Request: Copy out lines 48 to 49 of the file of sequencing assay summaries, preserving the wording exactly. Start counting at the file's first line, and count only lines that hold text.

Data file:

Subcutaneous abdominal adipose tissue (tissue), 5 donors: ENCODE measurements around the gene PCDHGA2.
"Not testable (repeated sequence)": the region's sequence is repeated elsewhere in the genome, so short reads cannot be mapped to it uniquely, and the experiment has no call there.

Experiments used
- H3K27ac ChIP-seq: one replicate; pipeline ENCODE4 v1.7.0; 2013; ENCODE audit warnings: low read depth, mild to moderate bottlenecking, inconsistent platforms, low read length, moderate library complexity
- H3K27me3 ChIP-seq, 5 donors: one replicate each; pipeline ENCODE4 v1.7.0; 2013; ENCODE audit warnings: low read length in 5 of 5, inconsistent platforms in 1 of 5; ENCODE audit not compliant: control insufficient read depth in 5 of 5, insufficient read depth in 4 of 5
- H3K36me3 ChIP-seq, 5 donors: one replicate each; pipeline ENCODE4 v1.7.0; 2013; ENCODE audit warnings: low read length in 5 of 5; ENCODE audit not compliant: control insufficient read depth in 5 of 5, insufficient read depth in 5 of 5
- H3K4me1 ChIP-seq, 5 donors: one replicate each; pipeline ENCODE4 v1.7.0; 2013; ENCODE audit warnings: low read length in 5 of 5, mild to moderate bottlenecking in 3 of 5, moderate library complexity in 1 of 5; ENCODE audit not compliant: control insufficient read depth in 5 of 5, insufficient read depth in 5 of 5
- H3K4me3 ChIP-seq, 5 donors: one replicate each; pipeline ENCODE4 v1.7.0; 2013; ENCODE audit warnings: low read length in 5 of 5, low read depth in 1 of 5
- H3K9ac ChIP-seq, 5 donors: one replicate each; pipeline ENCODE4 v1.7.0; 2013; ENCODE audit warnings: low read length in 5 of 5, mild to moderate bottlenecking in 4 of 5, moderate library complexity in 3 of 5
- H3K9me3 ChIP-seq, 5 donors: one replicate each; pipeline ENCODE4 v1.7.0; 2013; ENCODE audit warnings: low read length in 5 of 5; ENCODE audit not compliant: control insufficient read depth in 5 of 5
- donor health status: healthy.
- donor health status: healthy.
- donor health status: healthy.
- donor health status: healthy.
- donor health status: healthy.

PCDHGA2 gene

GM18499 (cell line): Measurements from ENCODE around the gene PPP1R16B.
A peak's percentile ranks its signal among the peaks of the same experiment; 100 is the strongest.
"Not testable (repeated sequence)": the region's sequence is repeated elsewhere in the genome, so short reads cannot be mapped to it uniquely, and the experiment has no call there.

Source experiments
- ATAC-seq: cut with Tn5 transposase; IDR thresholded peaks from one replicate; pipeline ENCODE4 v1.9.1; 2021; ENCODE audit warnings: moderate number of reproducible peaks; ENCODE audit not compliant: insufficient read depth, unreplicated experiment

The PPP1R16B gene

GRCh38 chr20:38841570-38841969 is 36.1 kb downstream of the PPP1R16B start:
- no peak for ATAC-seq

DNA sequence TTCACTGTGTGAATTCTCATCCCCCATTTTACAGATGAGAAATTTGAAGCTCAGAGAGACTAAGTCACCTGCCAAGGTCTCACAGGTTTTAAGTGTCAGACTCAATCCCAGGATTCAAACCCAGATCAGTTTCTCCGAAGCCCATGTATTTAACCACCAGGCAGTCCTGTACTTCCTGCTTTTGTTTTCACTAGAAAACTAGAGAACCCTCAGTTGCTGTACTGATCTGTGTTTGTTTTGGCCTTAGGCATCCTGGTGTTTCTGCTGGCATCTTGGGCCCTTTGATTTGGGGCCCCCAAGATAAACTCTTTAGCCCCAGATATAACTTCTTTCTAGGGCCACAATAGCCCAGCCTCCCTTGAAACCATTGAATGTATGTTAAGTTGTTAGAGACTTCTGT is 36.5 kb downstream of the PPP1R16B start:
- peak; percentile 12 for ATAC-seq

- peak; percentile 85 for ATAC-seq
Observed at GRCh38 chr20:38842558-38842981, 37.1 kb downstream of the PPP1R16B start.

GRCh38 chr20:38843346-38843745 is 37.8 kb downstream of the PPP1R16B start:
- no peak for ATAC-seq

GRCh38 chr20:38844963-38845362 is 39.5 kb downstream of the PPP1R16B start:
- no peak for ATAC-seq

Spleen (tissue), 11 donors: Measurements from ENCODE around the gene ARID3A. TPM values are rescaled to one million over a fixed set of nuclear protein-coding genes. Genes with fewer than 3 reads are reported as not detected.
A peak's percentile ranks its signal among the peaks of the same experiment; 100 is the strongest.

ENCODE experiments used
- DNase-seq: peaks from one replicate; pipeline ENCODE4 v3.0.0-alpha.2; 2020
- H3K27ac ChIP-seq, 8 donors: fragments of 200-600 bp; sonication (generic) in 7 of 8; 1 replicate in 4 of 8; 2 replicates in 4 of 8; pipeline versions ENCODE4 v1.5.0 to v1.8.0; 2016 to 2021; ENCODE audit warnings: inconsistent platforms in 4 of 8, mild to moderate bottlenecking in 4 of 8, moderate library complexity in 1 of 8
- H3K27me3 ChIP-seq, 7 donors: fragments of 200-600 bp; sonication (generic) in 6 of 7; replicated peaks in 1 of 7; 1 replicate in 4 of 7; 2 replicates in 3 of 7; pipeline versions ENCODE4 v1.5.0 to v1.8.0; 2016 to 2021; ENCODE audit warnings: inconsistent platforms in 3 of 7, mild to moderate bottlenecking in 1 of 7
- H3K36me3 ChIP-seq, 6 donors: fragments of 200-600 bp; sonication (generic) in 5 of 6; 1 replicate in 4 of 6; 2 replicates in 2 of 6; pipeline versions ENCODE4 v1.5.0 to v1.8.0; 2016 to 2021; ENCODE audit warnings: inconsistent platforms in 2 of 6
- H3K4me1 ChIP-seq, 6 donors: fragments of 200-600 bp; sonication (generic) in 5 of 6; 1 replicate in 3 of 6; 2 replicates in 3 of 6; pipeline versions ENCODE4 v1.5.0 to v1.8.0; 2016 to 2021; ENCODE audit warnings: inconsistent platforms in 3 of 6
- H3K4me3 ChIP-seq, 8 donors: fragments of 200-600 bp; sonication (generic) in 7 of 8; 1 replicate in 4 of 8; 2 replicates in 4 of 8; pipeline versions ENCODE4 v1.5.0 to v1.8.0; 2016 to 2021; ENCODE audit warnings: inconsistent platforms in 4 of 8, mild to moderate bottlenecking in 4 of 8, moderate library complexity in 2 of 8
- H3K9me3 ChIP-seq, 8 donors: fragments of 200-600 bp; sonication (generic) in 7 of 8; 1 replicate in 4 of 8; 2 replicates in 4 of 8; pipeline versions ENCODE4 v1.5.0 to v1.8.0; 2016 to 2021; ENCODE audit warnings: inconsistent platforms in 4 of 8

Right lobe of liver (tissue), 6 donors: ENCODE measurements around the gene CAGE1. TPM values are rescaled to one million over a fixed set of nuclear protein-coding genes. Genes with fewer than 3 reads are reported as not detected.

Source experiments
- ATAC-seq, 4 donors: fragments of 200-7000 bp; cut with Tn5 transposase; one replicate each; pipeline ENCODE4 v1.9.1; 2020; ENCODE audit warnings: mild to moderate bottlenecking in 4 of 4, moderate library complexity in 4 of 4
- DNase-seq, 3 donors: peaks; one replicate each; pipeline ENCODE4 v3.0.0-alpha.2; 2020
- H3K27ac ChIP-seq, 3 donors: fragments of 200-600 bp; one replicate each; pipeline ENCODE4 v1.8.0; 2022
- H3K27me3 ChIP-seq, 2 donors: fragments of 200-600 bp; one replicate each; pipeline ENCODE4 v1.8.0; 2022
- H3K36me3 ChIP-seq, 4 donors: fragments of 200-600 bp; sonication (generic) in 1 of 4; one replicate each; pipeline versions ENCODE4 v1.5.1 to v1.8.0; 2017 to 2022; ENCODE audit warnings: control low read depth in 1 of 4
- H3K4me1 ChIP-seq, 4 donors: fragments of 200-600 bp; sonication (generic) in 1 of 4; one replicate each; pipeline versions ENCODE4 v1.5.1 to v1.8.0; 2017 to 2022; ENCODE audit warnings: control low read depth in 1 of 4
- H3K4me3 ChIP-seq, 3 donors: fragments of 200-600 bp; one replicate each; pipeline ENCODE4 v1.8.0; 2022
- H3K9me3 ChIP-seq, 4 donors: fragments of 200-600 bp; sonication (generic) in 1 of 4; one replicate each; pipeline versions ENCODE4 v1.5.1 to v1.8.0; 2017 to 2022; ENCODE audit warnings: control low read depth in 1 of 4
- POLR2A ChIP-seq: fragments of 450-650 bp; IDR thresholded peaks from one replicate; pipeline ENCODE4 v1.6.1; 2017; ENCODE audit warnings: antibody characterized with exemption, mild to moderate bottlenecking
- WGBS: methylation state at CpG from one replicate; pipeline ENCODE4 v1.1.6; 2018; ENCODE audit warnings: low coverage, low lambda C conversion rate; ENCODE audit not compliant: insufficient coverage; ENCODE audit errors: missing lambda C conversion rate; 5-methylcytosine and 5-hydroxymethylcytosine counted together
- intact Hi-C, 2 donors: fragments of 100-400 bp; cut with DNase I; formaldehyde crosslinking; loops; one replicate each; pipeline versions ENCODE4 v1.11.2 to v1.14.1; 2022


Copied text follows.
- H3K27me3 ChIP-seq, 2 donors: fragments of 200-600 bp; one replicate each; pipeline ENCODE4 v1.8.0; 2022
- H3K36me3 ChIP-seq, 4 donors: fragments of 200-600 bp; sonication (generic) in 1 of 4; one replicate each; pipeline versions ENCODE4 v1.5.1 to v1.8.0; 2017 to 2022; ENCODE audit warnings: control low read depth in 1 of 4